On October 5, 2018, the US Bureau of Labor Statistics (BLS) released their latest labour market data – Employment Situation Summary – September 2018 – which showed that total non-farm employment from the payroll survey rose by only 134,000. The labour force survey measures show that employment growth outstripped the growth in the labour force, which resulted in the unemployment rate declining by 0.2 points to 3.69 per cent. The US labour market is reaching unemployment rates not seen since the late 1960s, although the participation rate is well below the pre-GFC levels and a substantial jobs deficit remains. The employment-population ratio rose by 0.1 points in September. Taken together, the US labour market continued to improve in September but remains some distance from full employment.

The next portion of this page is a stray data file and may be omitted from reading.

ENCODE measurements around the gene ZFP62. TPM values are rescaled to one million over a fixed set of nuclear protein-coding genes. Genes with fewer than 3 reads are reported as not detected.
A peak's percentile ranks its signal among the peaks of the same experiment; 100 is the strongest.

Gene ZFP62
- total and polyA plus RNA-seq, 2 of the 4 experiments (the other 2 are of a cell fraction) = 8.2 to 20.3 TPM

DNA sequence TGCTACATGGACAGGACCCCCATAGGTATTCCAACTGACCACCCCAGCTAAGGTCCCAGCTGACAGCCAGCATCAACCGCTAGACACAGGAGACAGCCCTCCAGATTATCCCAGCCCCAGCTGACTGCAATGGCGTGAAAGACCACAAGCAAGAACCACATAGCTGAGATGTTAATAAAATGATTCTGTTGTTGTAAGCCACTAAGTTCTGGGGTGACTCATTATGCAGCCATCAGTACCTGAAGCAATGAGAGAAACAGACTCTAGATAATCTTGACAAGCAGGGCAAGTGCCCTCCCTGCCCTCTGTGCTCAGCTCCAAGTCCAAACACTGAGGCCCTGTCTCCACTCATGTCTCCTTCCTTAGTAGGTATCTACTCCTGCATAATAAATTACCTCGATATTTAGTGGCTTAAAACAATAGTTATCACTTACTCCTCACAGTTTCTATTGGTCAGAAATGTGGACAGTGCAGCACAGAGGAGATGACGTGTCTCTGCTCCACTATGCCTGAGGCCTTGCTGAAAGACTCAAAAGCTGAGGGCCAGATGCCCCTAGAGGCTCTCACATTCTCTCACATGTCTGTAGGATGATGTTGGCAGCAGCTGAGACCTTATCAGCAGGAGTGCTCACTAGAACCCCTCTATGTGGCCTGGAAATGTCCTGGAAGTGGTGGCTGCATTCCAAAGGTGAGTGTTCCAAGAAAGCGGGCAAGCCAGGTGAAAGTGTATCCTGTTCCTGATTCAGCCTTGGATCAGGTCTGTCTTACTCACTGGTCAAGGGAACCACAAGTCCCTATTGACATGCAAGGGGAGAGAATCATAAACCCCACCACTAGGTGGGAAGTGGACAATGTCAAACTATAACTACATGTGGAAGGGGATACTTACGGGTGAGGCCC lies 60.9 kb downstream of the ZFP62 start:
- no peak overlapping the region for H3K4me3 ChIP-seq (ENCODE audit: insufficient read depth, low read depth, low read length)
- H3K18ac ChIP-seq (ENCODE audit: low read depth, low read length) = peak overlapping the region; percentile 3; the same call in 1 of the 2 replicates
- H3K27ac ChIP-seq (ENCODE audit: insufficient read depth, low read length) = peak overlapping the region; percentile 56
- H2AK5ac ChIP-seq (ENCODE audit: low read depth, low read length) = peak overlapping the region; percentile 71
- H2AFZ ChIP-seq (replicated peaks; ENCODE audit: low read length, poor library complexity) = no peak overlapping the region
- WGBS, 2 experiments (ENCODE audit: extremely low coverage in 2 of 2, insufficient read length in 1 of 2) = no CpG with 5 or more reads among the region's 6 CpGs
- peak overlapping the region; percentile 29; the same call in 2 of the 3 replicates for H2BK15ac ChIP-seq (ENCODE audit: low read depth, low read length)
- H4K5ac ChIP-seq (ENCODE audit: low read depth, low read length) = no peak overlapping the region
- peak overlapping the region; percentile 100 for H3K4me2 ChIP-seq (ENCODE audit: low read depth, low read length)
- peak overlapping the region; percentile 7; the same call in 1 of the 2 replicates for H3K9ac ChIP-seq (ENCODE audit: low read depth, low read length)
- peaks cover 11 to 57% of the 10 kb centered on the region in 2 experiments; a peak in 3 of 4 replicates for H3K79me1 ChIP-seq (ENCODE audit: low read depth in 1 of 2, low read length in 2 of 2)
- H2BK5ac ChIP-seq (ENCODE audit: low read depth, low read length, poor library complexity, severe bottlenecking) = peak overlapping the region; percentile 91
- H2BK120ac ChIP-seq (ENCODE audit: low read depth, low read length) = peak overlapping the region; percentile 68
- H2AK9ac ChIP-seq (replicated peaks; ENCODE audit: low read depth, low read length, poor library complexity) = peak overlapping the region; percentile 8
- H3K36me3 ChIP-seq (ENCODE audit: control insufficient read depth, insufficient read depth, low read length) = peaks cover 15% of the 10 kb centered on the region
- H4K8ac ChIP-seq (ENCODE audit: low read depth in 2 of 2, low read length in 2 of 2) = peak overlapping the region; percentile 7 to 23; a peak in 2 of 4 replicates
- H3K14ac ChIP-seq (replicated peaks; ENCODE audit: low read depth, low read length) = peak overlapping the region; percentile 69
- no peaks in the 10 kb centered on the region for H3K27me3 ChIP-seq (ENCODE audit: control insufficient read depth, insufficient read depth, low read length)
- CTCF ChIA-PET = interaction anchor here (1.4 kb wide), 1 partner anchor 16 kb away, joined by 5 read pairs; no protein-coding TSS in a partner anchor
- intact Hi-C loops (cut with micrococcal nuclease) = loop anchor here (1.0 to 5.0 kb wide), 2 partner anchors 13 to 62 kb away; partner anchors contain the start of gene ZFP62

The Project Syndicate is held out as an independent, quality source of Op Ed discussion. When you scan through the economists that contribute you see quite a pattern and it is the anathema of ‘independent’. There is really no commentary that is independent, if you consider the term relates to schools of thought that an economist might work within. We are all bound by the ideologies and language of those millieu. So I assess the input from an institution (like Project Syndicate) in terms of the heterodoxy of its offerings. A stream of economic contributions that are effectively drawn from the same side of macroeconomics is not what I call ‘independent’. And you see that in the recurring arguments that get published. In this blog post, I discuss Jeffrey Frankel’s latest UK Guardian article (August 29, 2018) – US will lack fiscal space to respond when next recession comes – which was syndicated from Project Syndicate. Frankel thinks that the US is about to experience a major recession and that its government has run out of fiscal space because it is not running surpluses. We could summarise my conclusion in one word – nonsense. But a more civilised response follows.